nt_jerkface Member since:
2009-08-26

I like how you keep referring to 'big content' even though pirates make no such distinction.

Everything gets pirated on P2P networks, including indy stuff. You don't deny that, right?

http://www.geek.com/articles/games/machinarium-amnesty-sale-after-s...

Reply Score: 2

Thom_Holwerda Member since:
2005-06-29

I like how you keep referring to 'big content' even though pirates make no such distinction.

Everything gets pirated on P2P networks, including indy stuff. You don't deny that, right?

http://www.geek.com/articles/games/machinarium-amnesty-sale-after-s...


"Our estimate from the feedback...". Fail. That sort of vague shit might fly in a US court, but not with me. Come back when you've got proper figures, then we'll talk.

On top of that, ever bothered to read the comments on the Machinarium blog? You should.

Edited 2010-09-14 09:35 UTC

Reply Score: 1

Bounty Member since:
2006-09-18

"I like how you keep referring to 'big content' even though pirates make no such distinction. Everything gets pirated on P2P networks, including indy stuff. You don't deny that, right? http://www.geek.com/articles/games/machinarium-amnesty-sale-after-s...
"Our estimate from the feedback...". Fail. That sort of vague shit might fly in a US court, but not with me. Come back when you've got proper figures, then we'll talk. On top of that, ever bothered to read the comments on the Machinarium blog? You should. "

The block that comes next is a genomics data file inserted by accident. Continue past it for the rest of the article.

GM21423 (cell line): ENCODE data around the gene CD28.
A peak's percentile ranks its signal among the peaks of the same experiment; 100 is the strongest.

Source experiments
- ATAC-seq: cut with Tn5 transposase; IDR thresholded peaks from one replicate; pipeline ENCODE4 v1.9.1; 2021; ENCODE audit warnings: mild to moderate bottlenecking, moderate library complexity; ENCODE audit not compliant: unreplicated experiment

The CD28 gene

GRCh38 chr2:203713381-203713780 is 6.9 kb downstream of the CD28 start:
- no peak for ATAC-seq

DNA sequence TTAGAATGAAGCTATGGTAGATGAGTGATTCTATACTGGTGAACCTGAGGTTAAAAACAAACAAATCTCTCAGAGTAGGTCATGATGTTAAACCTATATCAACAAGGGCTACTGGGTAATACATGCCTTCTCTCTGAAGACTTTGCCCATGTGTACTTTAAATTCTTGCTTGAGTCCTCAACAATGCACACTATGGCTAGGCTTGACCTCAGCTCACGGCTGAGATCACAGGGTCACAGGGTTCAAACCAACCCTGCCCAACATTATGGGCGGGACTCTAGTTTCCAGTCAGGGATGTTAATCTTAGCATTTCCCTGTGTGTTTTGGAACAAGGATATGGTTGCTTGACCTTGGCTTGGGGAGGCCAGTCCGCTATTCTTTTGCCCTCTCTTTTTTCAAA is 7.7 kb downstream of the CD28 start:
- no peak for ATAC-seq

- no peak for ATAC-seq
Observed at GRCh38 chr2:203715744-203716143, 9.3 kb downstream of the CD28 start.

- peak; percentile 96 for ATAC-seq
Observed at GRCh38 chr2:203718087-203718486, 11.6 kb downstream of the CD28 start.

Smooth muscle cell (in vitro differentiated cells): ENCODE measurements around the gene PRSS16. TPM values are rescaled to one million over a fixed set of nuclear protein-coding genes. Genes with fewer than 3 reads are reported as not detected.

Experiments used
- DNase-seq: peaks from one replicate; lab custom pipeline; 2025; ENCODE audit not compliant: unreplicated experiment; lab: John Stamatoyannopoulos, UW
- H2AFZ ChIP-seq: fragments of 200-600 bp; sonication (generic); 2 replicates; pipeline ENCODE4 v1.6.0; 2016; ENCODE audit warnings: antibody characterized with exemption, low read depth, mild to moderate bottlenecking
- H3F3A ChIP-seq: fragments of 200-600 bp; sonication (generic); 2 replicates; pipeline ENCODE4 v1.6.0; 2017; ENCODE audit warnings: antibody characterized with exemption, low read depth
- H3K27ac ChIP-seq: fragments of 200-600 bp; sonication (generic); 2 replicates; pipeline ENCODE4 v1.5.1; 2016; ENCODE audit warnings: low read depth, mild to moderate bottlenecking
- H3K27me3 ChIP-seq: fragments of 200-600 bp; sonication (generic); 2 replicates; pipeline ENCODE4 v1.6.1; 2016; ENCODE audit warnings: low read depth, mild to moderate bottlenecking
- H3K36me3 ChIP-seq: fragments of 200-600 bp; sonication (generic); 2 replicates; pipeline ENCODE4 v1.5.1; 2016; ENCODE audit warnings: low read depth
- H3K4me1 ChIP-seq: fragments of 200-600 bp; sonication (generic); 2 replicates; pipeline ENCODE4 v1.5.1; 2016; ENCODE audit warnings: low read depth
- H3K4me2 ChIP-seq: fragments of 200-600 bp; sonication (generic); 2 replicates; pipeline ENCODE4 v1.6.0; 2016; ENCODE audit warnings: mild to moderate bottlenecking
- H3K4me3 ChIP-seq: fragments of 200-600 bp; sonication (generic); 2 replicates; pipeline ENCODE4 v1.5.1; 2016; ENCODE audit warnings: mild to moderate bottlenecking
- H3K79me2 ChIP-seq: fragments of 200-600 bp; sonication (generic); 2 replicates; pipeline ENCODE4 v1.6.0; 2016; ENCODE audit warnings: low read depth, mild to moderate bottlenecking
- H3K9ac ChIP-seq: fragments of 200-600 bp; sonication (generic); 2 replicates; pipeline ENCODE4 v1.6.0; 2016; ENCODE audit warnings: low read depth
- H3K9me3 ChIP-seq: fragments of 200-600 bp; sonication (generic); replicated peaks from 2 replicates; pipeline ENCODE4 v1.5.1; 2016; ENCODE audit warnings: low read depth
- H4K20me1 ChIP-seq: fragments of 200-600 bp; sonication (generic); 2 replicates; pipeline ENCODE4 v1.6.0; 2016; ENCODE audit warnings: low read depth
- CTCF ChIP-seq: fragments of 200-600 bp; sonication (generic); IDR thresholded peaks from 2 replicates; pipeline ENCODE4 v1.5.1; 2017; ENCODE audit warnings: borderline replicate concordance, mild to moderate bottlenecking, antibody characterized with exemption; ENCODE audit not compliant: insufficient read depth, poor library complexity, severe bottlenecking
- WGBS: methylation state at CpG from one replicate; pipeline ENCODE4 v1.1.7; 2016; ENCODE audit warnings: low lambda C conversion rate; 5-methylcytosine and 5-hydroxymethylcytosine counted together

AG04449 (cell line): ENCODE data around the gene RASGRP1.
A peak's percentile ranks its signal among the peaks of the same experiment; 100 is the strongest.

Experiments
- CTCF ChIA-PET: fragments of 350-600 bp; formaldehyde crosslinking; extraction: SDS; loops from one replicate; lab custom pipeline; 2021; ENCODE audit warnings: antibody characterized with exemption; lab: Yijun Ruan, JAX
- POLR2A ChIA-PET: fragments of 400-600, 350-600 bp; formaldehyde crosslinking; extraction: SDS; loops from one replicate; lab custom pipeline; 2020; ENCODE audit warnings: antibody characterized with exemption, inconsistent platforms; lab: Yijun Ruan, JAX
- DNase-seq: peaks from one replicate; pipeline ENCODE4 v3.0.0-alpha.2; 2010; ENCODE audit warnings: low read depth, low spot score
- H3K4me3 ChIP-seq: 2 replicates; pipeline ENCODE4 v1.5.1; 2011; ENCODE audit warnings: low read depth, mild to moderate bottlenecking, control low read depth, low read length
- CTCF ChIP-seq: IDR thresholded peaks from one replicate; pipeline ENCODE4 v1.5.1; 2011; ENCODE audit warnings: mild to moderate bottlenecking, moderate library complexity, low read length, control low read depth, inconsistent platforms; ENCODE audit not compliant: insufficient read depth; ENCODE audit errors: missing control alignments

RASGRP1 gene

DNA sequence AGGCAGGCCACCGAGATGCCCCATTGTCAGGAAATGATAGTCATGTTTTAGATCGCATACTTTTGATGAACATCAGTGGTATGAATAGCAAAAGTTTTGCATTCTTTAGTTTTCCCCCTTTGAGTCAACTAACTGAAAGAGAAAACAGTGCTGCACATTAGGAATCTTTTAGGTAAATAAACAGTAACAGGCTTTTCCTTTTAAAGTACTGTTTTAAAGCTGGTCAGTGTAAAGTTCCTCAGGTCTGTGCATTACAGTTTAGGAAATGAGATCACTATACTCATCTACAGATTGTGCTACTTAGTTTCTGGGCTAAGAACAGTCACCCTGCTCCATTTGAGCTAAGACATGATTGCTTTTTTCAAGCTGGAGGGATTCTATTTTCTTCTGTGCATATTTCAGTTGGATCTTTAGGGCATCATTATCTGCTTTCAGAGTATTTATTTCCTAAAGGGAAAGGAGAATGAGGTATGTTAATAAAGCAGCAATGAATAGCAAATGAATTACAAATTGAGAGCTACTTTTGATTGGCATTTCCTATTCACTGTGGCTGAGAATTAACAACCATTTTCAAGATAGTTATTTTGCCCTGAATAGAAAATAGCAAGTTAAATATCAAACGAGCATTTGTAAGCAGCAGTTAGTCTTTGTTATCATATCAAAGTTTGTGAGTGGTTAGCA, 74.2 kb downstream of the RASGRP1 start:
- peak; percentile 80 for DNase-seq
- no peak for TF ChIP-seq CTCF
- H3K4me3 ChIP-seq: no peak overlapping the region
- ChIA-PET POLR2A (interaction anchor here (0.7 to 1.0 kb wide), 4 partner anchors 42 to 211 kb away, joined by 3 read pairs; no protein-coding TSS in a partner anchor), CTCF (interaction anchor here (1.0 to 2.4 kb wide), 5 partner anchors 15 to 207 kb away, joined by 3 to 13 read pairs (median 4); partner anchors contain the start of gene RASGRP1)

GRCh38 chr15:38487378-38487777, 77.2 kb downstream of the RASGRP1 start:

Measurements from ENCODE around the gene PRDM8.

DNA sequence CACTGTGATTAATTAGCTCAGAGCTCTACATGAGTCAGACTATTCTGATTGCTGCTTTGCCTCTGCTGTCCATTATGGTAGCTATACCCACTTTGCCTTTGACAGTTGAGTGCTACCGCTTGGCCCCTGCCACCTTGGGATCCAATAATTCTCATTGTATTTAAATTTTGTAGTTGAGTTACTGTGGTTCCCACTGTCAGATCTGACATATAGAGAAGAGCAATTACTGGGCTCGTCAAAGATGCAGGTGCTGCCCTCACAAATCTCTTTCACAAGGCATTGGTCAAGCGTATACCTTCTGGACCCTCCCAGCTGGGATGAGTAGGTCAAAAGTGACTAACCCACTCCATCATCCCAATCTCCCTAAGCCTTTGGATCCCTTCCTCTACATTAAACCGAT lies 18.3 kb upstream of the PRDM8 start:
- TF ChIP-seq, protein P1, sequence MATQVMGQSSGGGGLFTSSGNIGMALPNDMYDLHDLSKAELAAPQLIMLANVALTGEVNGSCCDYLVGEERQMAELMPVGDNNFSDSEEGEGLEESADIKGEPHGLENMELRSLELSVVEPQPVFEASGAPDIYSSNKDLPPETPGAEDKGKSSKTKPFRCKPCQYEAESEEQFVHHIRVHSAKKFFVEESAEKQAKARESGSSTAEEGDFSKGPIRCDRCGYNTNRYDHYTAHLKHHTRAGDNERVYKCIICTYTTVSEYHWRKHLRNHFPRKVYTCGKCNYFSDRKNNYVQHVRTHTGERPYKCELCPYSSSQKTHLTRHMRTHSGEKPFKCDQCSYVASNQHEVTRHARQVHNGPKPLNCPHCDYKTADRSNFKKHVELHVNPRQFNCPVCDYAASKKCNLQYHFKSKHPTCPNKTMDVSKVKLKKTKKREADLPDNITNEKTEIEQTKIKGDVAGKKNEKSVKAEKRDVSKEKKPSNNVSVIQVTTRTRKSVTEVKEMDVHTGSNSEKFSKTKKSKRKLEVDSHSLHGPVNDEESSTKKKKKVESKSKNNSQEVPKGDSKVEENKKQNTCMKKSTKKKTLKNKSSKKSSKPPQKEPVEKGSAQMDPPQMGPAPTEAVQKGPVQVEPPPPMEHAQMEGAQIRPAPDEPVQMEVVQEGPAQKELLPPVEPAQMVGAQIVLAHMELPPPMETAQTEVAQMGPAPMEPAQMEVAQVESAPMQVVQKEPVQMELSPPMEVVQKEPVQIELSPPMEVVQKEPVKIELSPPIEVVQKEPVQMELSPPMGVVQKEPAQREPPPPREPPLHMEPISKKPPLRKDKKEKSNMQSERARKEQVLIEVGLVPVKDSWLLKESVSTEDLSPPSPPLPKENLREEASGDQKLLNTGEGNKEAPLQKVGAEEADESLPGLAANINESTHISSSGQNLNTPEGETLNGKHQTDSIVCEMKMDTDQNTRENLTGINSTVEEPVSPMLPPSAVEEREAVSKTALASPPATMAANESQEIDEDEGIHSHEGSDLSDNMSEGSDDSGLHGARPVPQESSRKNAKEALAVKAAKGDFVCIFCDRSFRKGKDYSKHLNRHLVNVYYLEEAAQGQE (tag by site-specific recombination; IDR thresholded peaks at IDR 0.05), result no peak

Like the figures you gave us for European media growth?

Reply Score: 2

nt_jerkface Member since:
2009-08-26

I do not want copyright to be what it is now, and what RIAA puppets like you want it to be: a license to print money for big content, who continuously screw over their artists, taking the biggest chunks of the profits.


What does this have to do with RIAA? You do realize that p2p networks are used to pirate indy works just as much, right?

You want to portray this as your own personal fight against the RIAA but allowing p2p allows piracy of all types.


I also do not want my government and our laws to uphold a failing business model. We do not create laws to protect the photographic film industry now that we went digital, now, do we?


One of the basic functions of government is to encourage commerce. Most businesses can only exist with government protection. People will not follow an honor system.


In your world, that would be perfectly acceptable, but not in mine.